If you spend too much time in the sun without sun cream on, you will get sunburnt. Sunburned skin is bright red, is very sore to touch and feels hot. If you have really bad sunburn, you might even get blisters on your skin.
Too much time in the sun can also lead to sunstroke – this is when your body overheats and you feel really sick and dizzy.
To stop both these things from happening you can:
- Reapply sun cream every two hours. Ask someone to help you put your sun cream on to make sure that you don’t miss tricky areas like your back. Don’t forget your ears and toes too!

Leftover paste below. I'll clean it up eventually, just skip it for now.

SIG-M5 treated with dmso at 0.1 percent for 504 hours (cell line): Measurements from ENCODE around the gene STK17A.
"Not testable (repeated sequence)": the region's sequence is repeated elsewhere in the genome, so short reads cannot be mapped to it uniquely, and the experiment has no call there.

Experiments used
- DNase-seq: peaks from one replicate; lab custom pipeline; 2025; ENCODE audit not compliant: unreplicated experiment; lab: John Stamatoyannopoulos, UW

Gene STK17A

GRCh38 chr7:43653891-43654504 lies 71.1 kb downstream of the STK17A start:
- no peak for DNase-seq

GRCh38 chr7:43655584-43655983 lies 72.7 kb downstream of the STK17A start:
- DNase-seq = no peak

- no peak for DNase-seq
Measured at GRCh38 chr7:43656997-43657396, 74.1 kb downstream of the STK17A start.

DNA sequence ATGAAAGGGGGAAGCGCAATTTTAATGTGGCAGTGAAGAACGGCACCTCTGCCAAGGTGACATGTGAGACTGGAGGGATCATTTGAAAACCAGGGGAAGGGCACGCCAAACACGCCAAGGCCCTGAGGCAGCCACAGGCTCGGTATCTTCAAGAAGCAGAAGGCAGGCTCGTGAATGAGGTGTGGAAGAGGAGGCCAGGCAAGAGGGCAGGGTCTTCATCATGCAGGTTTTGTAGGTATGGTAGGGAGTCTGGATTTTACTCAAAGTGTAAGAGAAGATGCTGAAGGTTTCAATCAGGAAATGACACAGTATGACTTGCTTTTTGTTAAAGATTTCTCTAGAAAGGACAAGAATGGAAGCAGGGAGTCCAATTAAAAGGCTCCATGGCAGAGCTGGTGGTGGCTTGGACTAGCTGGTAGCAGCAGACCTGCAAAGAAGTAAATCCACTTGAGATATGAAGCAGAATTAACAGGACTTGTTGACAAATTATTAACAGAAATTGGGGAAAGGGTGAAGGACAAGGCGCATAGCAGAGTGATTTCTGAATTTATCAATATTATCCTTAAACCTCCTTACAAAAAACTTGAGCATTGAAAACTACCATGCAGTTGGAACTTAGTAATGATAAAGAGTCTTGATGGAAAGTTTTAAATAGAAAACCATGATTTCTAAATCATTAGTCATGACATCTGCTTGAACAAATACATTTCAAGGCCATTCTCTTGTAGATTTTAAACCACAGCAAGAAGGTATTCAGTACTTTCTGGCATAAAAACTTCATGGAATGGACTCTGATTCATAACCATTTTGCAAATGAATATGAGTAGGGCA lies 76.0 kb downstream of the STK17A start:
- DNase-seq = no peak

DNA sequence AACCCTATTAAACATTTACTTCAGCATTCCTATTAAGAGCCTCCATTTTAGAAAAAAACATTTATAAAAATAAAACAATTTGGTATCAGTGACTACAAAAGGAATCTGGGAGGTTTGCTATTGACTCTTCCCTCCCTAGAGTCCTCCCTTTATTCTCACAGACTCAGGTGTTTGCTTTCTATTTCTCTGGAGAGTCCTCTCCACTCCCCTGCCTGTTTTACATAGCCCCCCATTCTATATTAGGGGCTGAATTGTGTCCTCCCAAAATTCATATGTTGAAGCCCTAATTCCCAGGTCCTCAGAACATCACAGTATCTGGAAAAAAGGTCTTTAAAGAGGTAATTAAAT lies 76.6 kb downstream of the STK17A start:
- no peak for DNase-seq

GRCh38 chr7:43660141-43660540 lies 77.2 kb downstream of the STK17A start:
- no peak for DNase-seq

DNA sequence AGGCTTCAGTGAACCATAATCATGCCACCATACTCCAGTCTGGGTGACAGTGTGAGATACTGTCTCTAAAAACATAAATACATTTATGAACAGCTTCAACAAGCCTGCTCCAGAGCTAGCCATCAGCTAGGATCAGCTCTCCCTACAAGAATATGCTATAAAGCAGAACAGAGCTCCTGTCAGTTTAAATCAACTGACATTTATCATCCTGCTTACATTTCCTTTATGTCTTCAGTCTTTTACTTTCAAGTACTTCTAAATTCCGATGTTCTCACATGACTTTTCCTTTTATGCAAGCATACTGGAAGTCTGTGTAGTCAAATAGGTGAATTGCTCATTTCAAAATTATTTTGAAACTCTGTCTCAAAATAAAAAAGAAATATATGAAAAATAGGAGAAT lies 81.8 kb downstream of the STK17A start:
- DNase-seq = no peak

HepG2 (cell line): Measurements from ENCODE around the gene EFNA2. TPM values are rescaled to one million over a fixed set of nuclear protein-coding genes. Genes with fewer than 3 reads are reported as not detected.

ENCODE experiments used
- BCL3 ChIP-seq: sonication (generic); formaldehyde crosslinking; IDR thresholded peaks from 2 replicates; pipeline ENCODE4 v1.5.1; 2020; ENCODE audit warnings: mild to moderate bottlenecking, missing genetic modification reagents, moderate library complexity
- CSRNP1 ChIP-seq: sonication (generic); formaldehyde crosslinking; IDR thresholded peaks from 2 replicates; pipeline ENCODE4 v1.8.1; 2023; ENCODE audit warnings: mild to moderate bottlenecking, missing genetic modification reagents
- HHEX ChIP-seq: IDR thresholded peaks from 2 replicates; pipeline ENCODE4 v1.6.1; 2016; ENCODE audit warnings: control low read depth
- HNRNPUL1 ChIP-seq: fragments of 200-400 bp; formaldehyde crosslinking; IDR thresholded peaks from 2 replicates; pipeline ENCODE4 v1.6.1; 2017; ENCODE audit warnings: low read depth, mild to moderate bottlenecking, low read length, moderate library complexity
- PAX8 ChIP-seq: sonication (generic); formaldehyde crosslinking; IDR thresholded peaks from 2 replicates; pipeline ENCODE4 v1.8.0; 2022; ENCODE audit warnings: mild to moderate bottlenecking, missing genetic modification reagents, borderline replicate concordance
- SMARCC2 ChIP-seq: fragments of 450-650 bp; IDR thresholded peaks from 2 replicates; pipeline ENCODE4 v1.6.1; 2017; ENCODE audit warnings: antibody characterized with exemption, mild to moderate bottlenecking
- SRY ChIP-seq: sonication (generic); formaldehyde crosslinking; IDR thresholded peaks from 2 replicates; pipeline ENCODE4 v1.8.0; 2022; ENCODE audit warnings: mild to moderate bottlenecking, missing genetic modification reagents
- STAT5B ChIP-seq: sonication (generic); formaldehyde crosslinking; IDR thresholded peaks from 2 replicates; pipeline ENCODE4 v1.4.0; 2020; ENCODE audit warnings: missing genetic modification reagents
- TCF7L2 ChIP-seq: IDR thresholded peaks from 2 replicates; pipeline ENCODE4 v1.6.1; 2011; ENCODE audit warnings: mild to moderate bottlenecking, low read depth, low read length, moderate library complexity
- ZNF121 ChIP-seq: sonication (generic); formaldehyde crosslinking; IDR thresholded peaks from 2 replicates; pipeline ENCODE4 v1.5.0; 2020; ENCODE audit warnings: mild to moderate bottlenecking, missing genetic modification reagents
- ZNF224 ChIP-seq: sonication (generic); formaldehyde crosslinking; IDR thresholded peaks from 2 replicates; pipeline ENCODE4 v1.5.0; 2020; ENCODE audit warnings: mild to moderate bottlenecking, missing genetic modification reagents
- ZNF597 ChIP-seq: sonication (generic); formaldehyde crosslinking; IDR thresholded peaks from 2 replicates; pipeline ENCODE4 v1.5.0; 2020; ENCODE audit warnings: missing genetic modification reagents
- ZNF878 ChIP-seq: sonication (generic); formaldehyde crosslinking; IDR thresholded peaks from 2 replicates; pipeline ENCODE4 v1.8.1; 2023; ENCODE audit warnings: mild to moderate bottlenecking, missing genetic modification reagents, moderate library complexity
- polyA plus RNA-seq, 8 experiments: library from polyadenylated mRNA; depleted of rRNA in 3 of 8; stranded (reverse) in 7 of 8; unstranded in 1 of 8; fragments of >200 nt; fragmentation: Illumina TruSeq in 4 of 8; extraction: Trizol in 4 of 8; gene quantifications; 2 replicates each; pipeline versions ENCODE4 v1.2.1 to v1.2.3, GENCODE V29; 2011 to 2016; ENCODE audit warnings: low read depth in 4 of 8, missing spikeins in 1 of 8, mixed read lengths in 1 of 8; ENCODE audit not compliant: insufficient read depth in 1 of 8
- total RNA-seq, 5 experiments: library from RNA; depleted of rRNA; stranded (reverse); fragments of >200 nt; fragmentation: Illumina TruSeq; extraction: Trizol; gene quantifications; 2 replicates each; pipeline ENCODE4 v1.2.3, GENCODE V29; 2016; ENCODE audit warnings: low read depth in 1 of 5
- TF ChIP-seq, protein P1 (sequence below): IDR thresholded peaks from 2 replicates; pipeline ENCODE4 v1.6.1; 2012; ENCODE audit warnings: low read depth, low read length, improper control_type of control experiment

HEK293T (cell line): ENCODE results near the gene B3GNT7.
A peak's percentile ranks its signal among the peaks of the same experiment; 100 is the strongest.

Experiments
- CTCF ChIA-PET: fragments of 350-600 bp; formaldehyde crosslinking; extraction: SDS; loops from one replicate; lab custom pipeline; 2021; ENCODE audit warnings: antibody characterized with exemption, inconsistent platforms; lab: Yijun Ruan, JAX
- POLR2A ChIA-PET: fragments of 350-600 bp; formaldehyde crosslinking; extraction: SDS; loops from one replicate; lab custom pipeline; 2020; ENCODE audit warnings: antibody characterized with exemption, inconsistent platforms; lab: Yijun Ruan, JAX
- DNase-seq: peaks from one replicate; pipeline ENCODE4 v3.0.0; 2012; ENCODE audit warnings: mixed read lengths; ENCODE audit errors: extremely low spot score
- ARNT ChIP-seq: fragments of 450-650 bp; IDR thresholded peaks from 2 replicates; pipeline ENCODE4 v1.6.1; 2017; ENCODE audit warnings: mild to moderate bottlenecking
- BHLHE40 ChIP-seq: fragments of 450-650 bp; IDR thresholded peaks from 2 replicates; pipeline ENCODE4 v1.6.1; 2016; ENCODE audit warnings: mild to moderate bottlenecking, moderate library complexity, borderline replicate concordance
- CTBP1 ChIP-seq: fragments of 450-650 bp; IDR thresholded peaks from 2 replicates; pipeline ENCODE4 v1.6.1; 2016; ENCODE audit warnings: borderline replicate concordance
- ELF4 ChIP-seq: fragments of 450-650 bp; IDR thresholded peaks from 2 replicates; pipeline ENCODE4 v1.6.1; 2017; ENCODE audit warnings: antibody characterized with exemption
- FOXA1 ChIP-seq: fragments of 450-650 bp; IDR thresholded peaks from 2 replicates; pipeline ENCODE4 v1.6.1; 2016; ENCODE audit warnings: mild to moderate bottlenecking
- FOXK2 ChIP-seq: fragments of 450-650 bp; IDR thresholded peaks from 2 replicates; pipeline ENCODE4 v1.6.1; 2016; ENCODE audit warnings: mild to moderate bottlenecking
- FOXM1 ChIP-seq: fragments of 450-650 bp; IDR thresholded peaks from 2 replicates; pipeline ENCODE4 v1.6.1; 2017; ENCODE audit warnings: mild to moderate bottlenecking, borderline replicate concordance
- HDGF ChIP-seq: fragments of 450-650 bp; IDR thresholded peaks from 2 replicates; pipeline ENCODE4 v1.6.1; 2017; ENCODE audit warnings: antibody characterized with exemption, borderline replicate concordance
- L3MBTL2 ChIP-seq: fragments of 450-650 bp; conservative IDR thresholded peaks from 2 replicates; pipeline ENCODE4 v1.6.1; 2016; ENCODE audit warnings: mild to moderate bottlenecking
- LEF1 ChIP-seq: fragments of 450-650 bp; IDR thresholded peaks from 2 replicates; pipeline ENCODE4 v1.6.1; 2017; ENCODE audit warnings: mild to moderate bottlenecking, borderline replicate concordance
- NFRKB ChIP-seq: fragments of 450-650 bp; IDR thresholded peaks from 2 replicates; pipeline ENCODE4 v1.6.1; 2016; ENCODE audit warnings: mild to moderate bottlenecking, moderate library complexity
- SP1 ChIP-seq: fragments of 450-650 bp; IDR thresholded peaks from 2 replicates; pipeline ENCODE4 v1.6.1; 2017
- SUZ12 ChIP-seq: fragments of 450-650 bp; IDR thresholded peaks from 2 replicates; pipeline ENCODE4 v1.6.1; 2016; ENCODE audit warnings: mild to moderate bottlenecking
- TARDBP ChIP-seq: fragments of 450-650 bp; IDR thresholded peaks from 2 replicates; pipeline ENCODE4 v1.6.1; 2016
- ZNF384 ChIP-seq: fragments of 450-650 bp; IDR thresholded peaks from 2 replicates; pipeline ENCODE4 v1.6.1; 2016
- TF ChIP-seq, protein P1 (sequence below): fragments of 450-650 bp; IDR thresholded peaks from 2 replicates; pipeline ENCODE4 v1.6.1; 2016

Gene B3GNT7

- Wear a sun hat and sunglasses at all times – this will protect your head and eyes (and help you look super cool!)
- Don’t spend all day playing in the sun – even if you have sun cream, a sun hat and sunglasses on, you need some time cooling down in the shade or indoors.
To stop yourself getting sunburnt, get your parent or carer to help you put on sun cream that is SPF 30 or above at least 20 minutes before you go out in the sun. For more information, head over to the NHS Choices website.
We need vitamin D to keep our bones and our teeth strong. We make vitamin D when our skin is exposed to the sun – but only for a short amount of time!
To get enough vitamin D you should spend 10 – 15 minutes in the sunshine (without sun cream on!) with bare arms, hands and face two to three times a week. If you have darker skin, then this is 25 – 30 minutes two to three times a week. The rest of the time you should make sure you use sun cream, a sun hat and sunglasses.